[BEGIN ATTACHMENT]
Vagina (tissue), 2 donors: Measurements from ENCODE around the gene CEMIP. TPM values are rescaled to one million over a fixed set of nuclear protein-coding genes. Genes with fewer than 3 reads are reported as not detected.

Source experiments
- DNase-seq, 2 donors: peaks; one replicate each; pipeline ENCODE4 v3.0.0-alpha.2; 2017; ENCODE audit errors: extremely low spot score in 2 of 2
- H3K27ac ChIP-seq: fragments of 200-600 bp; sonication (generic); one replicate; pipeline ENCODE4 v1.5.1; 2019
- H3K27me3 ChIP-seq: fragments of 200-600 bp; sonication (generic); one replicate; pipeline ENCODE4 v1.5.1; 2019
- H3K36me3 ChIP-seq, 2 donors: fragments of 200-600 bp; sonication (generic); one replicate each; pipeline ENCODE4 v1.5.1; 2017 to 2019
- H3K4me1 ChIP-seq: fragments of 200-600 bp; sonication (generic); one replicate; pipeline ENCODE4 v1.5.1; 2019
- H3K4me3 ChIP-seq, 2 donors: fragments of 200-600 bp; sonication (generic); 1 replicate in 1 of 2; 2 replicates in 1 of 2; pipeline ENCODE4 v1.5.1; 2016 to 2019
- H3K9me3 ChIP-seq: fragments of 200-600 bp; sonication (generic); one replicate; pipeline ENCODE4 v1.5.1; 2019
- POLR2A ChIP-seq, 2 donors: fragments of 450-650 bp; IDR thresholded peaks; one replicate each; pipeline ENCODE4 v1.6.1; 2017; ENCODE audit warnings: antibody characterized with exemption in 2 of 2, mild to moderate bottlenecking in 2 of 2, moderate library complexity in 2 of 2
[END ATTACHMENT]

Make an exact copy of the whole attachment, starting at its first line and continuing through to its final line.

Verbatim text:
Vagina (tissue), 2 donors: Measurements from ENCODE around the gene CEMIP. TPM values are rescaled to one million over a fixed set of nuclear protein-coding genes. Genes with fewer than 3 reads are reported as not detected.

Source experiments
- DNase-seq, 2 donors: peaks; one replicate each; pipeline ENCODE4 v3.0.0-alpha.2; 2017; ENCODE audit errors: extremely low spot score in 2 of 2
- H3K27ac ChIP-seq: fragments of 200-600 bp; sonication (generic); one replicate; pipeline ENCODE4 v1.5.1; 2019
- H3K27me3 ChIP-seq: fragments of 200-600 bp; sonication (generic); one replicate; pipeline ENCODE4 v1.5.1; 2019
- H3K36me3 ChIP-seq, 2 donors: fragments of 200-600 bp; sonication (generic); one replicate each; pipeline ENCODE4 v1.5.1; 2017 to 2019
- H3K4me1 ChIP-seq: fragments of 200-600 bp; sonication (generic); one replicate; pipeline ENCODE4 v1.5.1; 2019
- H3K4me3 ChIP-seq, 2 donors: fragments of 200-600 bp; sonication (generic); 1 replicate in 1 of 2; 2 replicates in 1 of 2; pipeline ENCODE4 v1.5.1; 2016 to 2019
- H3K9me3 ChIP-seq: fragments of 200-600 bp; sonication (generic); one replicate; pipeline ENCODE4 v1.5.1; 2019
- POLR2A ChIP-seq, 2 donors: fragments of 450-650 bp; IDR thresholded peaks; one replicate each; pipeline ENCODE4 v1.6.1; 2017; ENCODE audit warnings: antibody characterized with exemption in 2 of 2, mild to moderate bottlenecking in 2 of 2, moderate library complexity in 2 of 2